How much you'd save at the Black Country's cheapest petrol station compared to average costs

During the year drivers have seen fuel prices go up very quickly, but often be much slower at coming back down again.

TotalEnergies petrol station in Dudley Road, Wolverhampton, has had the Black Country's lowest fuel prices for months
TotalEnergies petrol station in Dudley Road, Wolverhampton, has had the Black Country's lowest fuel prices for months

Major retailers, particularly supermarkets, have often been criticised for 'rocket and feather' pricing where costs go up very quickly in a short space of rime but take much longer to drop, with independents forecourts often offering the best deals across the region.

The Express & Star has regularly reported on the price of fuel across the Black Country this year. The cheapest prices have regularly been found at TotalEnergies, Blakenhall Service Station in Dudley Road, Wolverhampton, which, as of Friday, was charging at 139.6p for petrol and 164.6p for diesel.

Those prices were significantly lower than the national average for both fuels, which the RAC is currently reporting as 159.88p for petrol and 183.87p for diesel earlier in the week.

On Tuesday the Wolverhampton filling station's operational manager, Sanjeev Lal, said his customers were saving £15-30 on a full tank each time they fill up as he claimed his forecourt was the second cheapest in the UK.

Based on recent prices, the cost of filling the 55-litre tank of a typical family car from empty at the Dudley Road forecourt would cost £76.78 for petrol and £90.53 for diesel. Those costs compare to average costs of £87.93 and £101.13 for petrol and diesel respectively.

These costs show that while filling a regular family car will save drivers a lot of money, the saving compared to more expensive filling stations is around £11 a time.

The forecourt's manager reckons the filling station is one of the UK's cheapest

The RAC claims drivers have lost out on bigger savings in recent weeks due to wholesale prices plummeting by 11p for petrol and 15p for diesel in November, savings it claims haven't been passed on. The motoring group believes petrol should really be at an average of 146p and diesel to 169p – 14p and 15p lower than the current averages, leading its experts to think some retailers are enjoying margins of more than 20p per litre.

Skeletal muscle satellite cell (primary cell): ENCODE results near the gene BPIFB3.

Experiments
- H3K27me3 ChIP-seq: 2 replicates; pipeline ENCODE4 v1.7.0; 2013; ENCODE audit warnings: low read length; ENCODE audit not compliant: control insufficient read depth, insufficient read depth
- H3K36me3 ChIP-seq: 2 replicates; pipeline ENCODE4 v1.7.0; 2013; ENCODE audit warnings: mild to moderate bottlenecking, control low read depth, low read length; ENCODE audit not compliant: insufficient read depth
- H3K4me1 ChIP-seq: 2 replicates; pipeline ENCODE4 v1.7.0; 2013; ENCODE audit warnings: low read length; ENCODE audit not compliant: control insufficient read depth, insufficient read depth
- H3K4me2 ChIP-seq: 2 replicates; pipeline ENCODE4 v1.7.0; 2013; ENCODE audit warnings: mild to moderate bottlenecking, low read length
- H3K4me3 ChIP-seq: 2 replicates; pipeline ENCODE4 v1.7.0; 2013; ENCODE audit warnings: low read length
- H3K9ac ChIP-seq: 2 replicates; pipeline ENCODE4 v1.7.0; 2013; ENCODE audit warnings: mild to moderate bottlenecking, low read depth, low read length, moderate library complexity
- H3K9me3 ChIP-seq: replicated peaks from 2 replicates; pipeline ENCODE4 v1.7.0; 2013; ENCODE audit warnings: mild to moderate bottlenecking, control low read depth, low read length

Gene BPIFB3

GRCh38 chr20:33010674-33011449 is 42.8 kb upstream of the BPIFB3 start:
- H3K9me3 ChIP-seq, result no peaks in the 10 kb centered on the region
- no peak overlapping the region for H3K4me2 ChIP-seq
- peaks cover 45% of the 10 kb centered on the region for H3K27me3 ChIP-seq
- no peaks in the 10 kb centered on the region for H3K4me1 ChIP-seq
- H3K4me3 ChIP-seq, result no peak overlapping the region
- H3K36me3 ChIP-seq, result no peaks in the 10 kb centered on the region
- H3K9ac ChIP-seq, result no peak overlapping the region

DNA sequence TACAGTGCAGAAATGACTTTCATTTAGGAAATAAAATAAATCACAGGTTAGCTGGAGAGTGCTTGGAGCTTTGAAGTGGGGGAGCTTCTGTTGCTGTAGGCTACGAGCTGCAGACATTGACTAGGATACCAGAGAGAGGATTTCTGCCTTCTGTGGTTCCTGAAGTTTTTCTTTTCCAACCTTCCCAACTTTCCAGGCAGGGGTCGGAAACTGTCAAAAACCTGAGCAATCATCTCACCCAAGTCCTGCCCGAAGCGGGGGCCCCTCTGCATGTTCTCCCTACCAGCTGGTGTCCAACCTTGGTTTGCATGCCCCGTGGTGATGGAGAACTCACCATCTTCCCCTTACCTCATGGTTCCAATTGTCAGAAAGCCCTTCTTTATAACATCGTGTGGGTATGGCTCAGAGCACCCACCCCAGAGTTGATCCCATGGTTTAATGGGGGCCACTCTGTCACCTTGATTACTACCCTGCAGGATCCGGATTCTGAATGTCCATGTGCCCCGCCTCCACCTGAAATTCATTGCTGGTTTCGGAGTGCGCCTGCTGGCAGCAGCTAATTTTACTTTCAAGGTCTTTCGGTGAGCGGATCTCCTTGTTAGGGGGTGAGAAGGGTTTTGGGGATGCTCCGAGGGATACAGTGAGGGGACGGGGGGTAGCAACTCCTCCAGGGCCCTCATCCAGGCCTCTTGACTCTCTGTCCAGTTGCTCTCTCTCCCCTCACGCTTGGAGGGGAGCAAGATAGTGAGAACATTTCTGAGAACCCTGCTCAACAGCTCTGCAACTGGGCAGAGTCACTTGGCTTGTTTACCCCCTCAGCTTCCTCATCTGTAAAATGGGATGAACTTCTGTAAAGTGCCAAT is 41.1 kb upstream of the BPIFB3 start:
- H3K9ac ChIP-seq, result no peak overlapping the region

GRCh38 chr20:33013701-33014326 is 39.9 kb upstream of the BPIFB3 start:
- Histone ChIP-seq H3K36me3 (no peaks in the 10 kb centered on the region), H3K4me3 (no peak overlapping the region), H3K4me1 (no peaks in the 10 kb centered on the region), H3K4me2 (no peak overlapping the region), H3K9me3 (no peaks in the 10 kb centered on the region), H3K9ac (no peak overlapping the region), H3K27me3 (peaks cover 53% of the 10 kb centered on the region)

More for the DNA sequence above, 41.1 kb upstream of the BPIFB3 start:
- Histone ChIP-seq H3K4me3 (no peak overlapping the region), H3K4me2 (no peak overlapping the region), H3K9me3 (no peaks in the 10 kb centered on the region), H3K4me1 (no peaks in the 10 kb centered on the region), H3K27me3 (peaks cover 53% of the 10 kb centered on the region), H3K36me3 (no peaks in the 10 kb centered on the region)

The average supermarket prices currently stand at 158.31p for petrol and 182.74p for diesel, both only a fraction under the overall UK average.

RAC fuel spokesman Simon Williams said: “It’s bordering on a scandal that drivers are being overcharged so much because the big four supermarkets, which dominate UK fuel retailing, are flatly refusing to reduce their prices by bigger amounts. Their prices are dropping like a feather when they should be falling like a stone.

“In 10 years of closely monitoring fuel prices we have never seen major retailer margins this high for this long. It used to be the case before the pandemic that we’d see wholesale prices drop by 4p a litre and then the supermarkets would be vying with one another to announce a price cut to drive customers into their stores."

“We have more sympathy for smaller retailers that don’t buy new stock as often as their larger competitors and need larger margins to stay afloat – to their considerable credit, some have lowered their prices drastically, undercutting the supermarkets by a huge amount. We’ve had reports of independent retailers selling petrol for as little as 140p a litre which is 18p lower than the supermarket average.

“While every retailer is free to charge what they like for their fuel it doesn’t seem fair that some of the biggest retailers appear to be taking advantage of their hard-pressed customers in the run-up to Christmas by making well over 10p more on a litre than they used to. We strongly urge every driver not to automatically assume their local supermarket is the cheapest place to fill up and shop around for the best priced fuel.

“We saw some similar fuel pricing behaviour from the big chains last Christmas but despite this, we believe this is probably the worst example of ‘rocket and feather’ pricing we have ever seen. We hope the Competition and Markets Authority, which is currently investigating UK fuel retailing, is paying close attention."

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